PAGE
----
I've been struggling for some days with a statistical issue that is beyond my knowledge.

Context: I'm studying the volume of cells, as well as their nucleus volume. These cells are categorized in 3 different phases according to their state of development. From phases 1 to 3, the cells are expected to grow in volume, as well as their nuclei volume, but we don't know about the behavior of the ratio of the volume cell/volume nucleus. In each phase, I was able for individual cells to measure their cell volume and their nucleus volume.

Phase 1 cells:

  • Cell: 1, 2, 3, ... 30
  • Associated cell volume: 15, 11, 18, ... 21
  • Associated nucleus volume: 2, 6, 4, ... 4
  • Ratio: 7.5, 1.83, 4.5, ... 5.25

So my issues are:

  1. What is the standard deviation of the ratio ? I doubt that I could just calculate the standard deviation of the ratio numbers (7.5 1.83 4.5 ... 5.25) as the values are dependent + paired. However, when I use the error propagation formula, it gives me something a bit smaller. Am I overcomplicating things, or am I missing something ?
  2. The reason of this post is that I want to compare the ratio of the different phases. Right now I'm doing the method of not using the standard deviation with the error propagation formula. However, it gives me non-intuitive results: from phase 1 to phase 2, the cell volume significantly increases (P<0.001) while the nucleus volume does not change and the resulting ratio of the two seem to not change either. Am I wrong to assume it should also change significantly ?

I hope I was clear enough, thanks for any tip!

  • I don't understand, how are the values dependet? You have 30 different cells and each has its own values? Paired in what way? Also for ratios you can estimate a binomial proportion CI. How are you comparing the ratios? Really you should use a linear mixed model for this. – user2974951 Oct 12 at 9:04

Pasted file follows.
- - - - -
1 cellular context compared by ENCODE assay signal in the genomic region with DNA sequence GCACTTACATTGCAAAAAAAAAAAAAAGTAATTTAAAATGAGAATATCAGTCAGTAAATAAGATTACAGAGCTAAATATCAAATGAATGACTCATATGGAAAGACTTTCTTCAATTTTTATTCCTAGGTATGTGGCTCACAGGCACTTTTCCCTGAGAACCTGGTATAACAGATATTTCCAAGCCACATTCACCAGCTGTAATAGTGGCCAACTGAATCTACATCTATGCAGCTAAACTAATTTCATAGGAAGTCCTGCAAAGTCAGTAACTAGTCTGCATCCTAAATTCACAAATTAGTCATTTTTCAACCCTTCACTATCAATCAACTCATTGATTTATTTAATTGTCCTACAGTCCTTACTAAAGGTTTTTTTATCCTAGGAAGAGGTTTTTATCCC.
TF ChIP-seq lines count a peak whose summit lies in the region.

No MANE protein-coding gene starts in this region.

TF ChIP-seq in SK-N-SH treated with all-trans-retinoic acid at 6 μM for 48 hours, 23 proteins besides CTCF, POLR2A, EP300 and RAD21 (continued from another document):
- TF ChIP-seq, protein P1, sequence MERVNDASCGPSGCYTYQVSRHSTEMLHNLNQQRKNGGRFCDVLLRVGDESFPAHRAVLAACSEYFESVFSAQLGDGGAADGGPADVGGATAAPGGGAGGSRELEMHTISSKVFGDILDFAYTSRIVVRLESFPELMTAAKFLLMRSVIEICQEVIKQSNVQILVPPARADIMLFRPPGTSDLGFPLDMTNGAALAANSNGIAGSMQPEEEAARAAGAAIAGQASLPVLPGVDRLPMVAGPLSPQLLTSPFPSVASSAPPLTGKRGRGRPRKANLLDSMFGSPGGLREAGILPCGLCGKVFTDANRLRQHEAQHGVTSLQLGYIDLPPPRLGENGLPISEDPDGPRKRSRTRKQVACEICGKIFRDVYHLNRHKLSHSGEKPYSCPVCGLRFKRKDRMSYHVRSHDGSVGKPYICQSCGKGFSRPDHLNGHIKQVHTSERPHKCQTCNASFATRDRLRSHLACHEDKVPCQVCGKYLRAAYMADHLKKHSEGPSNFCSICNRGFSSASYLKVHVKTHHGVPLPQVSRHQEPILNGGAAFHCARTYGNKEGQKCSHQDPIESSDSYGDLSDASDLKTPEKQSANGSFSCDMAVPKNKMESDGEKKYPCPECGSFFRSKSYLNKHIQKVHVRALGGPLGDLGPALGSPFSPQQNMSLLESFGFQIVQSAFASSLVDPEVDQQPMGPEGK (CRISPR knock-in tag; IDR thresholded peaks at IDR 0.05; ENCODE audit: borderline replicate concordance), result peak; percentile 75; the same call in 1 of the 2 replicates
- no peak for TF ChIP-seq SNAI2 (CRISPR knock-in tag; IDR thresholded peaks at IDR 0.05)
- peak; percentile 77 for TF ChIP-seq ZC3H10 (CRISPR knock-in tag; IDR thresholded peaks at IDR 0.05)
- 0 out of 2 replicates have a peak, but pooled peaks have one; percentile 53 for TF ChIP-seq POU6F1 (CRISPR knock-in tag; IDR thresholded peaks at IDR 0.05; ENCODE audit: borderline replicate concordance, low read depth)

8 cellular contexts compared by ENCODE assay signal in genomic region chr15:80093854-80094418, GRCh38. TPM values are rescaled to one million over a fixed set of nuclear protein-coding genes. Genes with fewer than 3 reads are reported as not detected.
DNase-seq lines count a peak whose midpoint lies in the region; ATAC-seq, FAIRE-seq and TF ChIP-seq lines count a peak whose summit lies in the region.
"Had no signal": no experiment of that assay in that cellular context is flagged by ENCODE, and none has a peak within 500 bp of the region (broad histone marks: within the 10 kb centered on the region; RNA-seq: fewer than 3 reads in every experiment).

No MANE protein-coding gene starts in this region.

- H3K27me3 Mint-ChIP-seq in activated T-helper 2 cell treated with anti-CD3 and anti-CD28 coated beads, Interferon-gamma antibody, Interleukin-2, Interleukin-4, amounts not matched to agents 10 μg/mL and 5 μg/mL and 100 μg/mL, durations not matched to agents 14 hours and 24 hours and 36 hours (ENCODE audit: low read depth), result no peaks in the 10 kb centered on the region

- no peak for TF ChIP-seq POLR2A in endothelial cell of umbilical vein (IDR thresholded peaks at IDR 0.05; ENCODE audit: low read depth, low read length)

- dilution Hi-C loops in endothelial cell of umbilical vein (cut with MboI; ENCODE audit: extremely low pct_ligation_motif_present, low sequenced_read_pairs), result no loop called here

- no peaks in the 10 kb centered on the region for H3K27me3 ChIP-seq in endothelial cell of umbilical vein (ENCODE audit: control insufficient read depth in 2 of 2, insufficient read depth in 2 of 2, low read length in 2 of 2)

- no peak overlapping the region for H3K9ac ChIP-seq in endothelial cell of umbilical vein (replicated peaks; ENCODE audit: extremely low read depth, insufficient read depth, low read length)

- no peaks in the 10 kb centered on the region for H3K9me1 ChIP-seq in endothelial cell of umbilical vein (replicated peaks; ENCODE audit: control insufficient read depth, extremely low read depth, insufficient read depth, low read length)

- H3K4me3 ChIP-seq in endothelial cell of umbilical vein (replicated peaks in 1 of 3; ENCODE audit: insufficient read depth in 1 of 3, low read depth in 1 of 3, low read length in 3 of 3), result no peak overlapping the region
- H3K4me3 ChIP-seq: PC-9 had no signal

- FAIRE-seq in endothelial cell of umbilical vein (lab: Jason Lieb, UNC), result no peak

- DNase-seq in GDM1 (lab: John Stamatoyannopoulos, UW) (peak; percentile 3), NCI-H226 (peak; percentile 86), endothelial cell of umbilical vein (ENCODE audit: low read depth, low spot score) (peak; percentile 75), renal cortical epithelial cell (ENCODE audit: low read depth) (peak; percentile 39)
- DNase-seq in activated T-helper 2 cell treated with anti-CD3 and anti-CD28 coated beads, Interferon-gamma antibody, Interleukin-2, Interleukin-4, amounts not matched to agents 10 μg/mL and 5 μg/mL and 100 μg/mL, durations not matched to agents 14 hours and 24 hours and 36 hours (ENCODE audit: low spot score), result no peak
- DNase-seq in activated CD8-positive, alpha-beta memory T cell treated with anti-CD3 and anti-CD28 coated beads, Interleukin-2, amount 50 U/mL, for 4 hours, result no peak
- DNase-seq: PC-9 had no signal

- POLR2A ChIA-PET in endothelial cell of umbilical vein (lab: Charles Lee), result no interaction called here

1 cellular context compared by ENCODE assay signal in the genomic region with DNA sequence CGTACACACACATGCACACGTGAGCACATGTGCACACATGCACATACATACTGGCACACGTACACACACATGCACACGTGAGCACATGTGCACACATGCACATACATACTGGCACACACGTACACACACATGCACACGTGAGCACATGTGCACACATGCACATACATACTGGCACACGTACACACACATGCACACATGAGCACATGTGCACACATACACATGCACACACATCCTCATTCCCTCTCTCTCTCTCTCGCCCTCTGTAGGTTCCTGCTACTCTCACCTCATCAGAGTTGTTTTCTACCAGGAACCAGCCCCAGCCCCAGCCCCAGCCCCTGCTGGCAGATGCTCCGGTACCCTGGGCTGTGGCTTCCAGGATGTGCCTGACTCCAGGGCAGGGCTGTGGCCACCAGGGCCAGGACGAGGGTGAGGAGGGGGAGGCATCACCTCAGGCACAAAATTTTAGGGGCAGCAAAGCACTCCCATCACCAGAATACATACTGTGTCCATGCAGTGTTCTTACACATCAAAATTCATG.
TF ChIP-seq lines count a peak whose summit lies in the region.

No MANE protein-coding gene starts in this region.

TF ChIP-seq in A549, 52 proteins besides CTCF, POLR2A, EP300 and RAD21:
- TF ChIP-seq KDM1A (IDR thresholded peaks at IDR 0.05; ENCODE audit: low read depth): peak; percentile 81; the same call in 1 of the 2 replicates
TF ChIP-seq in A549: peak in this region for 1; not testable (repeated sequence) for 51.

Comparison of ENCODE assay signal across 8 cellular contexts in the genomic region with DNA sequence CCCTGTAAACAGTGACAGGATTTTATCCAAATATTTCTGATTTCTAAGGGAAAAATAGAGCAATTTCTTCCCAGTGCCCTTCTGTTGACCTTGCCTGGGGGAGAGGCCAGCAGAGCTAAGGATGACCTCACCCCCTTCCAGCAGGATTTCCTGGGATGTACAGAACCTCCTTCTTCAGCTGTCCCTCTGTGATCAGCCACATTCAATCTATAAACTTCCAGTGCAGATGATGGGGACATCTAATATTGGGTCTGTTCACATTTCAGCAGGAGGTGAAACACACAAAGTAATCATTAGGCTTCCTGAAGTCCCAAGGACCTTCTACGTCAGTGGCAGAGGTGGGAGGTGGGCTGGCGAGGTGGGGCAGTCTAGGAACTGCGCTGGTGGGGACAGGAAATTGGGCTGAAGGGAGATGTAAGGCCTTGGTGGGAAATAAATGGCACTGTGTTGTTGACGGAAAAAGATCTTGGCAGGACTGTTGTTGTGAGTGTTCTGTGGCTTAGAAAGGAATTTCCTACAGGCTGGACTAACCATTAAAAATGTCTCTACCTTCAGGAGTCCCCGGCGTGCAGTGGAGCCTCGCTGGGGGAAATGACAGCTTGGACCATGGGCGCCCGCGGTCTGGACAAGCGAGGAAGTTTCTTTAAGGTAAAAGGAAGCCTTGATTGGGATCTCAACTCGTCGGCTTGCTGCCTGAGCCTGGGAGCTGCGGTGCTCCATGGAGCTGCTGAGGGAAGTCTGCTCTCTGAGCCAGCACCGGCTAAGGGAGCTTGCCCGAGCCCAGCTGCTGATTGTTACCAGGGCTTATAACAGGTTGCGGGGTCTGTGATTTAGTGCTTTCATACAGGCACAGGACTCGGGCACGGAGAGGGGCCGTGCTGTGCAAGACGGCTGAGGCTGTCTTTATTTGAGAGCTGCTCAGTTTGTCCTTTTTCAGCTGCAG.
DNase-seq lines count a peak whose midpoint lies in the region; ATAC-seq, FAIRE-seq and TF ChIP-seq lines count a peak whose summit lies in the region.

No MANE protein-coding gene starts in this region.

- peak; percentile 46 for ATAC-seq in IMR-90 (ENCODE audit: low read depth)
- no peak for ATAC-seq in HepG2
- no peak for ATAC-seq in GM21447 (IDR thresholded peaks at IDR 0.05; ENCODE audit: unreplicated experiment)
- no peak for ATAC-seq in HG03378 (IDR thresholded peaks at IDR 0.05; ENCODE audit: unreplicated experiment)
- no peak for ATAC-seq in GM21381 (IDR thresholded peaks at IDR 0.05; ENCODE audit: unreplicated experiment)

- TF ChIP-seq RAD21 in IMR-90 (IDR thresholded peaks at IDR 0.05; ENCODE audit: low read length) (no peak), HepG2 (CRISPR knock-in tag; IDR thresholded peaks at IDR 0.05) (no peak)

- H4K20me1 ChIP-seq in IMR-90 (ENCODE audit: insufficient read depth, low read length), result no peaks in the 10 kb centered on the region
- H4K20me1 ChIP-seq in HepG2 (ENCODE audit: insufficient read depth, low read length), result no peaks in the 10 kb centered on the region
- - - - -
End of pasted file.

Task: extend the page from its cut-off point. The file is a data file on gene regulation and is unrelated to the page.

• Indeed, I have 30 cells, for each I have two observable, that's all basically. These two observable are dependent right ? (that's my old memory that observable variables = dependent variables, but maybe I'm totally wrong ?). But, my bad, they are not paired, I was totally wrong. I just meant they were "associated" (i.e. in "cell 1", I will measure "volumeA 1" and "volumeB 1" and retain the information for each data of VolumeA or B, from which cell it was taken). I compared the ratio with a Mann–Whitney U test as the ratio does not necessarily have a Gaussian distribution. – Caracole Oct 16 at 15:05
  • I've tracked down the origin of the second issue: I had a shift from one value in my Volume cell compared to Volume nucleus... Now, it makes more sense: if the volume of one significantly change while the other remain the same, the ratio also significantly change. – Caracole Oct 16 at 15:07
  • So it the issue resolved? – user2974951 Oct 17 at 7:28

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